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Keeping Bees Away From a Pool


We recently moved from one part of town to the other and we purchased an above ground pool. This time we seem to be getting invaded by bees. We've searched for hives in our yard. No luck! What can we do to enjoy our pool and not have the little ones get stung?


Wendy from Las Vegas



In the heat of the summer, bees use water to cool down their hives. They deposit drops of water around their hives and fan the water with their wings. This causes the water to evaporate, raises the humidity inside their nest and cools things down. When you think about it, it makes perfect sense. After all, a nest made out of waxy combs would melt quickly under in the summer heat. Bees also use water to dilute the honey they feed to their offspring. They generally collect water from a source as close as possible to their hives. Unfortunately, once they start using a source, it can be difficult to get them to stop.

I would suggest looking around your yard again to see if you can find the hive. If you can't find it, at least try to track which direction the bees are coming from. Then set up a small birdbath on that side of your yard, preferably as far from your pool as possible. Bees are not particularly fussy about where they collect their water from, so if you can offer them a new water source on their way to your pool, you should be able cut way down on their numbers, if not eliminate the problem entirely.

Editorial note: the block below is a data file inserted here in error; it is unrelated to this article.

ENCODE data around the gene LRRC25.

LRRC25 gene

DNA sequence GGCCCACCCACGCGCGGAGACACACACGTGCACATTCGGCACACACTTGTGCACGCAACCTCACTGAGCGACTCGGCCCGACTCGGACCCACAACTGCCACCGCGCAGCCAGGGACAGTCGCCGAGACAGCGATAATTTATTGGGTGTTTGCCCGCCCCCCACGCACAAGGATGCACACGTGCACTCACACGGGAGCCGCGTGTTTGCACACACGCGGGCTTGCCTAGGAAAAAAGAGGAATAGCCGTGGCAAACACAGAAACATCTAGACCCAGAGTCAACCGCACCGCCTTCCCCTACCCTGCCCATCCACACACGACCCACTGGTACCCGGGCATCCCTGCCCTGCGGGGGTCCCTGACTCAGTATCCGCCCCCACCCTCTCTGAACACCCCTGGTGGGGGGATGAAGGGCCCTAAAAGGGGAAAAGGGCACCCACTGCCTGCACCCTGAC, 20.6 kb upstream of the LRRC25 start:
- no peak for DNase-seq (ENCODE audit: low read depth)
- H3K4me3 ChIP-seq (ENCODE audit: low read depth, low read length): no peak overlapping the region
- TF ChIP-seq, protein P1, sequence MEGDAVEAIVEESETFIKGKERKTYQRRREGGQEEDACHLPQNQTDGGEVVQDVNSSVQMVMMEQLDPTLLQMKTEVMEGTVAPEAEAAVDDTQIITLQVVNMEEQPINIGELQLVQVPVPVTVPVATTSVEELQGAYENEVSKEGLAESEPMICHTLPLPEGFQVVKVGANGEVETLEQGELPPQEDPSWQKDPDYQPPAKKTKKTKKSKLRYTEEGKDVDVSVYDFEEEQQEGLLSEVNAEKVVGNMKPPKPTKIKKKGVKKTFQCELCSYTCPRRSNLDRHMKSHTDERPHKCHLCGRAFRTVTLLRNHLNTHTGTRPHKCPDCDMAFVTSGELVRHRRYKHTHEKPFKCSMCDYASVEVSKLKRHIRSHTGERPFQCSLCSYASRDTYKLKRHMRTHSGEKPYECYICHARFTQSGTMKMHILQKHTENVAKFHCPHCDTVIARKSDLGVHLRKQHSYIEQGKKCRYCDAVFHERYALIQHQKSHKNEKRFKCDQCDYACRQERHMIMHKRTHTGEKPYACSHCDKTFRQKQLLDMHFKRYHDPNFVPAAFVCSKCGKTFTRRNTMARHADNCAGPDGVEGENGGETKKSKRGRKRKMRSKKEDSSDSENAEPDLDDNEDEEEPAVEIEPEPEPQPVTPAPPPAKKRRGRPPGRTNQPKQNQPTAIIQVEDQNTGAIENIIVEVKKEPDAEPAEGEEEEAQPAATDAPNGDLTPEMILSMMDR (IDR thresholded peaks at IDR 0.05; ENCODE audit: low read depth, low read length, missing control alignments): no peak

Bees prefer standing water, so if you have jets in your pool, you might also try adjusting them to create turbulence on the surface of the water. This should be enough to prevent most bees from landing and send them off looking for another source.

Good luck!

About The Author: Ellen Brown is an environmental writer and photographer and the owner of Sustainable Media, an environmental media company that specializes in helping businesses and organizations promote eco-friendly products and services. Contact her on the web at

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June 23, 20080 found this helpful

Try putting a big bowl of sugar water somewhere away from the pool and they will be attracted to that instead of the pool.

We do that to keep yellow jackets and bees from eating the grpes in our vineyard.

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June 23, 20080 found this helpful

Plant brightly colored flowers somewhere else in your yard & they should be attracted to them. It's illegal where I live to harm bees, & with all the hive problems (1/3 hives in US gone in last few years) I hope you can fix this problem easily. There has got to be something around the pool that attracts them. Also, honey bees won't sting unless provoked.

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June 29, 20080 found this helpful

ALL BEES are desperately needed now!

I know they are HEAVILY attracted to a hummingbird water feeder! ANYTHING SWEET! I've NEVER seen them attracted to a pool! Did you just shock it? The chlorine SHOULD repel them!

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July 25, 20080 found this helpful

i just received an email that said yellow jackets don't like bounce, nor do mosquitoes.

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September 11, 20080 found this helpful

Bees don't alway build a hive where one can see it. I have found yellow jacket hives in the ground where they fly out of a small hole in the ground, I have found their nests in side of trees, behind my electric meter and inside my phone box attached to the side of my house. Not always a hive hanging in a tree.

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